And our director, Paul. He’s homeless. Just a few of the things he does are:
- He runs the Monday and Friday meetings for all members. My favorite part of the meeting is where we all go around and say what we did today. It’s always an impressive list.
- He finds and repairs computers for our growing computer lab.
- He is currently sifting dirt (with a super cool dirt sifting machine they built) to get glass and junk out of the way for the new organic raised bed gardens that are being built (all by the homeless).
Oh… and here is our clothing room. Completely run by “Little Paul”. They give clothing away to anyone that needs it.
Here’s a picture of “Little Paul.” (Also homeless in case you were wondering.)
Little Paul also is in charge of the day center.
And that’s just scratching the surface. There are many, many more people doing amazing things. I will share their stories in future posts.
But the point of me telling you this story is:
PEOPLE WANT TO BELONG TO SOMETHING. PEOPLE WANT TO MATTER.
Paul will often tell me that during his 7 years of being on the street homeless he would often feel like no one cared.
We are now seeing very clear scientific proof that this lack of belonging is killing people.
“They found the link between loneliness and a premature death was as great as that of obesity while the effect on health was the equivalent of being an alcoholic or smoking 15 cigarettes a day.”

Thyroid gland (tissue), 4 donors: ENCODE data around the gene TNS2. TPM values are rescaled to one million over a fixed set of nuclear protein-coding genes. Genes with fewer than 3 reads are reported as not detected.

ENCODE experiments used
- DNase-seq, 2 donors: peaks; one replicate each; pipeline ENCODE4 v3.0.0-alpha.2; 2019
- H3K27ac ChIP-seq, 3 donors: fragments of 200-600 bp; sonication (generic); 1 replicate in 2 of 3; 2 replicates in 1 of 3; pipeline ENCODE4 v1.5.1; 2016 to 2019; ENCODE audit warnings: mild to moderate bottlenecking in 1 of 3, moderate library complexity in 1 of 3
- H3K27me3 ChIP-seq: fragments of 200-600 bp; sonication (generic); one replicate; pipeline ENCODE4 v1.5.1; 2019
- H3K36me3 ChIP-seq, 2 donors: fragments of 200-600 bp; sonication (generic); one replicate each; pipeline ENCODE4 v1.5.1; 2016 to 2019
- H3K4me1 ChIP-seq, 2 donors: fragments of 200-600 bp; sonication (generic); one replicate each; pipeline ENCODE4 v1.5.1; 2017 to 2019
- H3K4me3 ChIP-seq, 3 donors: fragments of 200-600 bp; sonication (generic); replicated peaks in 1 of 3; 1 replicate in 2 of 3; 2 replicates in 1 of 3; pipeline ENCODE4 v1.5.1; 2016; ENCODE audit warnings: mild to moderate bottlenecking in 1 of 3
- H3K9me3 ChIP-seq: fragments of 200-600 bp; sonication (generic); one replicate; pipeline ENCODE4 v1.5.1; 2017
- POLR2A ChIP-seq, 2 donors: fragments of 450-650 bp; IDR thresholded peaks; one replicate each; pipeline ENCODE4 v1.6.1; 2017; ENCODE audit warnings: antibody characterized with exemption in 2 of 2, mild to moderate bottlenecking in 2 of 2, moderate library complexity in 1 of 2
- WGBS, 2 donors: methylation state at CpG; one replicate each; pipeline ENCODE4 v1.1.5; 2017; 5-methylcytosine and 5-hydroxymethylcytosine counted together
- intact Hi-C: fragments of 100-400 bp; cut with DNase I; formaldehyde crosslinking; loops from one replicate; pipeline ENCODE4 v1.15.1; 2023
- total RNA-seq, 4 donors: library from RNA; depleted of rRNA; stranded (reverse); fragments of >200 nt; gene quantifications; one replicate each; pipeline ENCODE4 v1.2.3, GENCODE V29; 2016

It is becoming very clear that putting a roof over someone’s head is not the end of the problem. In fact, in some cases it might be adding to depression, isolation and loneliness.
Adding to this is the fact that we are already dealing with a population with a high level of mental illness.
From here: Homeless Mentally Ill Facts and Figures – Mental Illness Policy Org
- 25 percent of the American homeless were seriously mentally ill
- 45 percent of the homeless had any mental illness.
In comparison, only 6% of Americans are severely mentally ill. (I can’t believe they say “only”. But that’s a different article.)
Both of these resources point out that mental illness is the third largest cause of homelessness.
So here we have people that are mentally suffering to begin with. And then we stick them alone in a house or put them in a shelter that just gives them a place to sleep. (Again. Please understand that I’m not ridiculing any of this. I’m just suggesting that we think about what more could be done to help address this despair.)
Less Money Works Better